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Castro fights to stay in race as staff looks for other jobs

Julián Castro plans to refocus his 2020 presidential campaign on Iowa, Nevada and Texas in the coming days and is supporting his staffers looking for jobs with other campaigns, sources familiar with the plans tell CNN.

The former Housing and Urban Development secretary has struggled for months to raise money or get attention in the still large field of Democrats vying for the chance to take on President Donald Trump. Castro spent the final 10 days of October pushing to raise $800,000 and pledged to donors that he would drop out if he failed to hit that goal. The campaign narrowly hit the goal with hours to go on October 31.

But it was clear inside the San Antonio-based campaign even before the push began that the future was uncertain for the Texas Democrat. The Castro campaign senior leadership told staffers before they announced their fundraising push that whether or not they hit the number, staff should feel free to look for other opportunities.

And even when the campaign hit the fundraising goal, Castro’s senior aides again told staff that the campaign would likely have to make staffing adjustments to press on.

That has led some Castro aides to look for jobs with other campaigns.

A source said Castro has no plans to drop out at this point, but that the campaign’s senior leadership wanted to be as “clear as possible with staff” about the campaign’s forthcoming strategic decisions and “not spring (the news) on them.”

Castro’s campaign would not be the first to lay off staff and refocus the campaign in a bid to stay in the race. California Sen. Kamala Harris’ campaign announced this week that she would lay off staff — including all but shuttering her New Hampshire based campaign — and significantly cut costs to her Democratic presidential campaign as they turn their entire focus to Iowa.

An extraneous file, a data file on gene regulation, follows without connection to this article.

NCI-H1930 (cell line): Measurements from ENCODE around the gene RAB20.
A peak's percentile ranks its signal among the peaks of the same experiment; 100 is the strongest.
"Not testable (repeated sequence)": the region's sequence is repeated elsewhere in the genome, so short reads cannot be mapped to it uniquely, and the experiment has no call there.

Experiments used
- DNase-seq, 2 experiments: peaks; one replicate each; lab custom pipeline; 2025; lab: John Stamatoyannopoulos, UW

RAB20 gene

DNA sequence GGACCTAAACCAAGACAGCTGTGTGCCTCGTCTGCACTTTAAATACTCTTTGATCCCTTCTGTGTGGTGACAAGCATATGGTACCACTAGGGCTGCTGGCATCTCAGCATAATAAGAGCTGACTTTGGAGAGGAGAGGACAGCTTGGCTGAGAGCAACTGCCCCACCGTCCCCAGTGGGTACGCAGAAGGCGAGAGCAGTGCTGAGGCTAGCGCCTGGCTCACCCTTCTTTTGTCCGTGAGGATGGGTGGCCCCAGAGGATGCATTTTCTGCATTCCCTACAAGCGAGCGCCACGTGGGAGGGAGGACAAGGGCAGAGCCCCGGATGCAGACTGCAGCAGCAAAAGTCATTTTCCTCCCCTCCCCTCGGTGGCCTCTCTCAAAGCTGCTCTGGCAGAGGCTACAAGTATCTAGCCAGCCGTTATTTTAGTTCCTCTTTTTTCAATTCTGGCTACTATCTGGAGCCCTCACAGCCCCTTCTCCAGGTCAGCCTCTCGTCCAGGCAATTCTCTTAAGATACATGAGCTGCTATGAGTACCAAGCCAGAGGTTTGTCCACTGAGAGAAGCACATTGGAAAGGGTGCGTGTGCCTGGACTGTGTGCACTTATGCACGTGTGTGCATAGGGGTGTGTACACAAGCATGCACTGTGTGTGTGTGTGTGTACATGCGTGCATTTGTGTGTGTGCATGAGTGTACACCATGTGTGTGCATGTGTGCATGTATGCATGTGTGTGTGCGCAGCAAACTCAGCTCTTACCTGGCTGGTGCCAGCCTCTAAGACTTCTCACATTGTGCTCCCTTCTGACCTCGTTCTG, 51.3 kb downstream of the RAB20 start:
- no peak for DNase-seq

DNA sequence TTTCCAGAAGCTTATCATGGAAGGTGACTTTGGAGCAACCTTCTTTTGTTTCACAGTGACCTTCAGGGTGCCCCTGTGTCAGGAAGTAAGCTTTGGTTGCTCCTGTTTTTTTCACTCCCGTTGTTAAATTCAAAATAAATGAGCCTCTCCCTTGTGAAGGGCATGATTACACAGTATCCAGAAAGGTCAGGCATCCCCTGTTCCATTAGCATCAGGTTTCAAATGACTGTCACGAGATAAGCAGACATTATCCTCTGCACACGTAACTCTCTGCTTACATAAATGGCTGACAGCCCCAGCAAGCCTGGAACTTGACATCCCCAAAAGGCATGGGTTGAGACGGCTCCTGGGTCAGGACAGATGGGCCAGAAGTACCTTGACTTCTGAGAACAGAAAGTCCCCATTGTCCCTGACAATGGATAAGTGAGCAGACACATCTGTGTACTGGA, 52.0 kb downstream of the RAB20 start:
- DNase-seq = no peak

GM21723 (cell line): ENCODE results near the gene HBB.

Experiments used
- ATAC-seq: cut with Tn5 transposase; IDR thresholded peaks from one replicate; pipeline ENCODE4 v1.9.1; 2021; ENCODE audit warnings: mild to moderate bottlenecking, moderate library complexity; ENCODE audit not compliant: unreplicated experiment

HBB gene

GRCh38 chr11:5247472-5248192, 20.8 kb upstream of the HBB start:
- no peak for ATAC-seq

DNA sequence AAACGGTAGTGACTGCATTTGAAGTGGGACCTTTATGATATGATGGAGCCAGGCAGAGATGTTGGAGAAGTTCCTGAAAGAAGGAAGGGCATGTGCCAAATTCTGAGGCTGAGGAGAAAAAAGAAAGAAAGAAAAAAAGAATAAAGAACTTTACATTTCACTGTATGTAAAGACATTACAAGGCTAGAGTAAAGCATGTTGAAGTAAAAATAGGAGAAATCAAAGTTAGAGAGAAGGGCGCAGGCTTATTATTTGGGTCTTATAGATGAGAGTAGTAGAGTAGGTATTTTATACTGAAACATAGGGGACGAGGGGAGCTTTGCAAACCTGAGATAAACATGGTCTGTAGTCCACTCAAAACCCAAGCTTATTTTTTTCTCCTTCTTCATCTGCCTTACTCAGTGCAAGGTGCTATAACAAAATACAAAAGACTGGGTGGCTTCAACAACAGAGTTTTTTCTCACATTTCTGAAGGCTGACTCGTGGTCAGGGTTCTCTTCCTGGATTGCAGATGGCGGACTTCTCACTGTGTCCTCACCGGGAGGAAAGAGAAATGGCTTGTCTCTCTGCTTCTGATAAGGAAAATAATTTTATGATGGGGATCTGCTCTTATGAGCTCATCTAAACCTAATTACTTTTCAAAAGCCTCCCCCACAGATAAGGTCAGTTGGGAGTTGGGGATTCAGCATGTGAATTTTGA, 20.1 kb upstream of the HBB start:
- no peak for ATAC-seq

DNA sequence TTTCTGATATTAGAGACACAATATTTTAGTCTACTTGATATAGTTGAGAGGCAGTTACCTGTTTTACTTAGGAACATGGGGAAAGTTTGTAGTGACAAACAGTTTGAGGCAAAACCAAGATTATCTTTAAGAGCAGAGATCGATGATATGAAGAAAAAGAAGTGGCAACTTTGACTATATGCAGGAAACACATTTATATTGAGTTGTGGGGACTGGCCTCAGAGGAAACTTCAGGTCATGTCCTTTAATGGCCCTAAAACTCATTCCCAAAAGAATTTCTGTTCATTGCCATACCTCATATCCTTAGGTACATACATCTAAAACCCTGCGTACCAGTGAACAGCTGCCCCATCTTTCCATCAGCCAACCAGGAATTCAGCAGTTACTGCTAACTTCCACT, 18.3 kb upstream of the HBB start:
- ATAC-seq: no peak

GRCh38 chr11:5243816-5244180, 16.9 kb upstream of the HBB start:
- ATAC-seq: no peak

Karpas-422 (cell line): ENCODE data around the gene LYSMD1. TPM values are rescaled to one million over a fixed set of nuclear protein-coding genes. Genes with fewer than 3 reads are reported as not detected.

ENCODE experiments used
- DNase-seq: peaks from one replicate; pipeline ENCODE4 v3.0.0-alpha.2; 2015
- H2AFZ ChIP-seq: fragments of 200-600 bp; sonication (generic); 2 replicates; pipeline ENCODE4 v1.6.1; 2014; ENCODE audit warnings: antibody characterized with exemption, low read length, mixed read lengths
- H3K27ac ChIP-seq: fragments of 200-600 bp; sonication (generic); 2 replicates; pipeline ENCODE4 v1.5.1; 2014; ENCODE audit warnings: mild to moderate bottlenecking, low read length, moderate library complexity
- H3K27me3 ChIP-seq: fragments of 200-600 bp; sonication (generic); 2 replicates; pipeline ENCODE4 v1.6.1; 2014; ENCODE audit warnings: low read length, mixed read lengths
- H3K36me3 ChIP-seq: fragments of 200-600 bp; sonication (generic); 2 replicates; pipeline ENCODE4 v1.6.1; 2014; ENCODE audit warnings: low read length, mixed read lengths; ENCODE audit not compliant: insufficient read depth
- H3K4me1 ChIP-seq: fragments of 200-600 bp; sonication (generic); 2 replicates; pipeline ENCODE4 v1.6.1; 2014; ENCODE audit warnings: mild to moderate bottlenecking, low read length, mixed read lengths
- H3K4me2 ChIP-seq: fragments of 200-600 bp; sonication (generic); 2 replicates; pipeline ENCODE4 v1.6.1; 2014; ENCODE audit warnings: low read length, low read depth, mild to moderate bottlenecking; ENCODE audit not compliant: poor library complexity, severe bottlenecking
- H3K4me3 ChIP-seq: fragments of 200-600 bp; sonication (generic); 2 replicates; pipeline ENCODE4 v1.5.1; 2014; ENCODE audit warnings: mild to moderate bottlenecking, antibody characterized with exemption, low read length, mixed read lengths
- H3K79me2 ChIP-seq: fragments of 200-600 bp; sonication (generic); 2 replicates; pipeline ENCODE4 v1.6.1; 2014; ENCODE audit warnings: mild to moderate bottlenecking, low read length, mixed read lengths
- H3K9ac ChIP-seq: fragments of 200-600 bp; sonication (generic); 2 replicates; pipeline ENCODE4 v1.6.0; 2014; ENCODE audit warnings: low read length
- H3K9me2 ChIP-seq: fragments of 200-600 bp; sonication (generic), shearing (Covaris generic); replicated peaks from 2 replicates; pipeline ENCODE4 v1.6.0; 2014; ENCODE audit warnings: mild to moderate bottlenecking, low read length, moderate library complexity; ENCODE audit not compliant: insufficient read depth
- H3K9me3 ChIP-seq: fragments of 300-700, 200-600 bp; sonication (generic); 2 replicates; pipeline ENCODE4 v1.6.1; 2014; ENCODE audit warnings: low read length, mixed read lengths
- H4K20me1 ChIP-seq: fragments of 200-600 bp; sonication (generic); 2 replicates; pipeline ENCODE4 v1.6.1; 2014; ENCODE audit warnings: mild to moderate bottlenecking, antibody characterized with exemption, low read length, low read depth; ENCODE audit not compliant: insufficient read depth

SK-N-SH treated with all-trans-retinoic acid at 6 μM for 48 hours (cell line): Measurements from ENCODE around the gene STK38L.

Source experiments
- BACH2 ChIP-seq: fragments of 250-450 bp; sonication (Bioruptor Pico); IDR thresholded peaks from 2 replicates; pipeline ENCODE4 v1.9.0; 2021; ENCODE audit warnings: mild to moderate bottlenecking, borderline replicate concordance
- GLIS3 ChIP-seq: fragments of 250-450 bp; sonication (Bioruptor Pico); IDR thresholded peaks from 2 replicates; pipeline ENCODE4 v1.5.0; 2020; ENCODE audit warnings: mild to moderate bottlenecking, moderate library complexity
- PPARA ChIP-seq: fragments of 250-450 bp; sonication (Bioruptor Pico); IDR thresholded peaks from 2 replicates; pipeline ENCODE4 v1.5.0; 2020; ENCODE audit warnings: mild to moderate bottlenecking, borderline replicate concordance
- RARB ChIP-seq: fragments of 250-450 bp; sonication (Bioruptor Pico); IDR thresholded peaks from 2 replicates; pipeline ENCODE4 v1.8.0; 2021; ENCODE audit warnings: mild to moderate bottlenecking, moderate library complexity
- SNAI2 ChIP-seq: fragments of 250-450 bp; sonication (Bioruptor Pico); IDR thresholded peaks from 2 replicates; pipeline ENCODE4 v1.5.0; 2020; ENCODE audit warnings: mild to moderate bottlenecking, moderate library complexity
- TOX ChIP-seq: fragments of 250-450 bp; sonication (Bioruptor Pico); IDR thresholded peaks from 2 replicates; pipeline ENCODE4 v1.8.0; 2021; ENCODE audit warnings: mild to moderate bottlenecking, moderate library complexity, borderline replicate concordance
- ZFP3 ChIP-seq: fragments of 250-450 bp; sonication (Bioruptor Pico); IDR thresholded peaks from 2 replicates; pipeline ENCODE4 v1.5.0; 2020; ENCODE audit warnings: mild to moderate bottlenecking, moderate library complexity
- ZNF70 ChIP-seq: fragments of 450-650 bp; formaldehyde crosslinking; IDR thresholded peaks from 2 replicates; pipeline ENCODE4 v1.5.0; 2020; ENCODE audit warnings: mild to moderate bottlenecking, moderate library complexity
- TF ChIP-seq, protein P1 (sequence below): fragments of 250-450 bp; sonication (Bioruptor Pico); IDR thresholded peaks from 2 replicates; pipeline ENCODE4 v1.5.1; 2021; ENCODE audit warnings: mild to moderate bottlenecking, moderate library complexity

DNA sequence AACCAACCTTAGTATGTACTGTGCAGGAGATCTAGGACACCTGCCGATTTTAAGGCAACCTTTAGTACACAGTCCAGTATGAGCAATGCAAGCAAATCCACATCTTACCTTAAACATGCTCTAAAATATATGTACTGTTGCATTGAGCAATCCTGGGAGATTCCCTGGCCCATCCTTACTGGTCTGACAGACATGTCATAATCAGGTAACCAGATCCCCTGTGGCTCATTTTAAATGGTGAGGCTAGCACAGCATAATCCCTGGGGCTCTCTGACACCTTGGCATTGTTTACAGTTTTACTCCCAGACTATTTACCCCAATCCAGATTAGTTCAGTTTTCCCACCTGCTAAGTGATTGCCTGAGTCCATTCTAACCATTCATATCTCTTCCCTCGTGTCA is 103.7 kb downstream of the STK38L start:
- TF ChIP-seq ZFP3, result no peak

No final decisions have been made on which Castro staffers may lose their jobs, the source said. But the source added staff would be notified about their future with the campaign in the next few days and that some people may be out of a job.

Sawyer Hackett, Castro’s national press secretary, cast the campaign changes as a way to keep the Texas Democrat’s voice in the race.

“In pushing to keep Secretary Castro’s critical voice in this race, our campaign, like many others, will make adjustments in staffing and resources,” Hackett said. “This race is shifting as we speak, and Julián will continue to be fearless and defy expectations by making the most of our resources.”

Castro will also reallocate resources to two early states — Nevada and Iowa — and largely pivot away from New Hampshire and South Carolina. Castro’s team believes that Nevada and Iowa are the two states where the former San Antonio mayor has the best chance to surprise people with a strong performance, a possibility they do not believe exists in the other states.

And Castro will also pour more time and money into his home state of Texas, especially after fellow Texas Democrat Beto O’Rourke ended his presidential campaign on Friday. The delegate-rich Texas primary will be on March 3 and Castro’s team believes that O’Rourke’s exit allows them to better compete in the state.

In pushing to raise $800,000 in the final days of October, Castro and his campaign struck dire warnings about what missing the goal would mean for the campaign.

“I’m running out of time, so please forgive me for being blunt: If I don’t meet my End of Month goal by midnight tomorrow — I will have no choice but to exit this race,” Castro wrote in one email.

His email name, at one point, was changed to “Julián Castro’s last stand” and in another email he conceded, “I’m worried it might not be enough to meet my do-or-die goal.”

Castro, as his campaign looks to chart a path forward, has begun focusing more on poverty in his stump speech.

At Friday’s Liberty & Justice Celebration in Des Moines, Castro said, “Somewhere along the way in our country, we forgot to talk about the poor, to talk about the most vulnerable. We are great at talking about the middle class and we need to fight for the middle class… but we also need to fight for the poor and those who have the least, those who suffer the most.”

Poverty has been a focus of Castro’s campaign since the outset, but the candidate now plans to double down on that message as a way to distinguish himself in the field of Democrats.

While Castro has run a proudly progressive campaign, staking out left positions on a host of issues that often fired up the party’s base — like immigration, housing and policing — he has failed to turn that policy into fundraising or polling success.

And Castro’s biggest problem remains on the horizon: The November debate, a contest he has yet to qualify for. While the Democrat has received donations from the needed number of donors, he appears unlikely to reach 3% in the needed statewide or national polls.



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